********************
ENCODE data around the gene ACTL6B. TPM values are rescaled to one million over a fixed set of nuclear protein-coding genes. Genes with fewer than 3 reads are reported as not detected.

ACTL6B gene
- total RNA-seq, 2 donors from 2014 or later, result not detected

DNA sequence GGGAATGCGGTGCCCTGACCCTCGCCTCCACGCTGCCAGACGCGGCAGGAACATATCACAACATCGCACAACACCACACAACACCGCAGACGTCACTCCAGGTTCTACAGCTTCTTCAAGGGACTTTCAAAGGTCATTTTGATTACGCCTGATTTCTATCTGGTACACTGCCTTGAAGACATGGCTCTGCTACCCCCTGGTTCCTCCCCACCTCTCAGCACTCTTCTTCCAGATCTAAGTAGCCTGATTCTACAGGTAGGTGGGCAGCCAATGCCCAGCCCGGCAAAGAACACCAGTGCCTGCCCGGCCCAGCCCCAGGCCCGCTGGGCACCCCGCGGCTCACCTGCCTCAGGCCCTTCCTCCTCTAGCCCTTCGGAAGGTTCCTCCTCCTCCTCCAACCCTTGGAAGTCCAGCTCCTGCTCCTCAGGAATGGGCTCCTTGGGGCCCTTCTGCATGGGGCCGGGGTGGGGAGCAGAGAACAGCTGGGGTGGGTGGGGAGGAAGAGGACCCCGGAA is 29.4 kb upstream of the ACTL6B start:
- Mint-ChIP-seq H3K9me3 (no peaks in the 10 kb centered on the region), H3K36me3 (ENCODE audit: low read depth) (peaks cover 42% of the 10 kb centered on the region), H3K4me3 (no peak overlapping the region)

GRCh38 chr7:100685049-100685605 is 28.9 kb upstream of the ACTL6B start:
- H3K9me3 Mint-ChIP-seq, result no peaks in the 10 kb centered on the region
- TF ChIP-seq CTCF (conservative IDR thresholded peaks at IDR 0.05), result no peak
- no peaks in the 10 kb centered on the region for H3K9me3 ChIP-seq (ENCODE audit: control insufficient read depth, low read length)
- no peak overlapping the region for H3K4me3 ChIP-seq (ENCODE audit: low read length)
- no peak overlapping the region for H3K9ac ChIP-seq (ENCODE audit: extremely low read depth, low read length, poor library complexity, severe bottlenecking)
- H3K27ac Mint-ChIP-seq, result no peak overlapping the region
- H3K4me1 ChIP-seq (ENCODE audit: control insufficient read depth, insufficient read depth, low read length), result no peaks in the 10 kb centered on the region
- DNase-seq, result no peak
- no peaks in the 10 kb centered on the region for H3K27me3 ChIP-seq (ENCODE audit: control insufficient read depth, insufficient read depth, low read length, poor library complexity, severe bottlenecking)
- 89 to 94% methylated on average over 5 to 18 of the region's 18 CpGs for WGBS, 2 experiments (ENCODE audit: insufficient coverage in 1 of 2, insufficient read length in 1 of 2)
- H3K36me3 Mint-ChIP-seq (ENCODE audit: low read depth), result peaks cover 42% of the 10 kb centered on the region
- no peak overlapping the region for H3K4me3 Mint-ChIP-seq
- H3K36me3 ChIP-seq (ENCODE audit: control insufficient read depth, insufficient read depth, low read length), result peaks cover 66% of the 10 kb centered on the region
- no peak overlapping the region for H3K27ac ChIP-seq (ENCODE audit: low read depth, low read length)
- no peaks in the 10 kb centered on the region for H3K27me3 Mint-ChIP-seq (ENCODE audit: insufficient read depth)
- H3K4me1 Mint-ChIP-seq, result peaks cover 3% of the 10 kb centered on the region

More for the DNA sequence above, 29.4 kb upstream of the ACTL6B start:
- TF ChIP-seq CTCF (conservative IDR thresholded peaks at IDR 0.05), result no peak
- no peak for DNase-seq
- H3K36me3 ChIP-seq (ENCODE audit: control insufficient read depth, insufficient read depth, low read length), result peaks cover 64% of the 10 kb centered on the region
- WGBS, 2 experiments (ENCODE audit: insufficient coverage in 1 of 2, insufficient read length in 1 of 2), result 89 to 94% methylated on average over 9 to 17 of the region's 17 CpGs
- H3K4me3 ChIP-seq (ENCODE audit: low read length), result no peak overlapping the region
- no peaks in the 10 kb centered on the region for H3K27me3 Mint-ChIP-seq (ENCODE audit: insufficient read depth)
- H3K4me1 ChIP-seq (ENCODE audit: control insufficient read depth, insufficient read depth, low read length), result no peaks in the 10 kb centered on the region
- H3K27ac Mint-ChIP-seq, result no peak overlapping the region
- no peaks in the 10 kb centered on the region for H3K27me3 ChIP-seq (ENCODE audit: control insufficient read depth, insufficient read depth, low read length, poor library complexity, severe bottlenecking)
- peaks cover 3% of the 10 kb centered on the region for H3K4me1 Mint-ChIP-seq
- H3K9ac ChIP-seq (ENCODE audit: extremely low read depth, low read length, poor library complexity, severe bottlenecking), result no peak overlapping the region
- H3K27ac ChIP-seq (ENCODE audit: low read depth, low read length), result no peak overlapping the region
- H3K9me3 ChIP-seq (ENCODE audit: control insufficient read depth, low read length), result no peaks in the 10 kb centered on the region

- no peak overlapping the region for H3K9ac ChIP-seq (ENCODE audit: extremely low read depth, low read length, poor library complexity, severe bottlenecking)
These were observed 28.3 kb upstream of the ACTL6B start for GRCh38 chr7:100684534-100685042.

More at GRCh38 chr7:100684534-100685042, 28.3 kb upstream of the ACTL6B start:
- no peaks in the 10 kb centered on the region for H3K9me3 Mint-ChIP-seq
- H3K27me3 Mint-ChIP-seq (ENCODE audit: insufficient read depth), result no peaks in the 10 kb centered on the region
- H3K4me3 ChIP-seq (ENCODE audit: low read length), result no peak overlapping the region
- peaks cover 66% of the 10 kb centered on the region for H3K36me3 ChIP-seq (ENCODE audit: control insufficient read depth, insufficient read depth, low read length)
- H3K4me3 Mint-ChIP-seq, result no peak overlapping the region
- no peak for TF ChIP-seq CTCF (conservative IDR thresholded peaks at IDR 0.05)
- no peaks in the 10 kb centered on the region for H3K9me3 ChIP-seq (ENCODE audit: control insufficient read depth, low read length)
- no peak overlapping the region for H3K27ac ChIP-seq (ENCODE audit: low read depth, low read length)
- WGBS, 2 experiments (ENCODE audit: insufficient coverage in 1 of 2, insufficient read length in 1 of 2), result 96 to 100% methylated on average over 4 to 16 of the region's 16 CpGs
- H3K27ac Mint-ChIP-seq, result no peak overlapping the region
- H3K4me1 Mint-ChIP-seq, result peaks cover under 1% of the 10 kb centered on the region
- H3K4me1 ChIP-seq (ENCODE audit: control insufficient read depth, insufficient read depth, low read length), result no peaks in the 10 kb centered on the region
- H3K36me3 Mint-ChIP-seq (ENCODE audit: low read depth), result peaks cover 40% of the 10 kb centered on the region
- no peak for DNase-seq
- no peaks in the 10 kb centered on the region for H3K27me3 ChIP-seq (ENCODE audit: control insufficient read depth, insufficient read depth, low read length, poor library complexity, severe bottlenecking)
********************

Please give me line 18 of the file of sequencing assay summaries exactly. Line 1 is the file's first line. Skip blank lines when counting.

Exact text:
- no peak overlapping the region for H3K4me3 Mint-ChIP-seq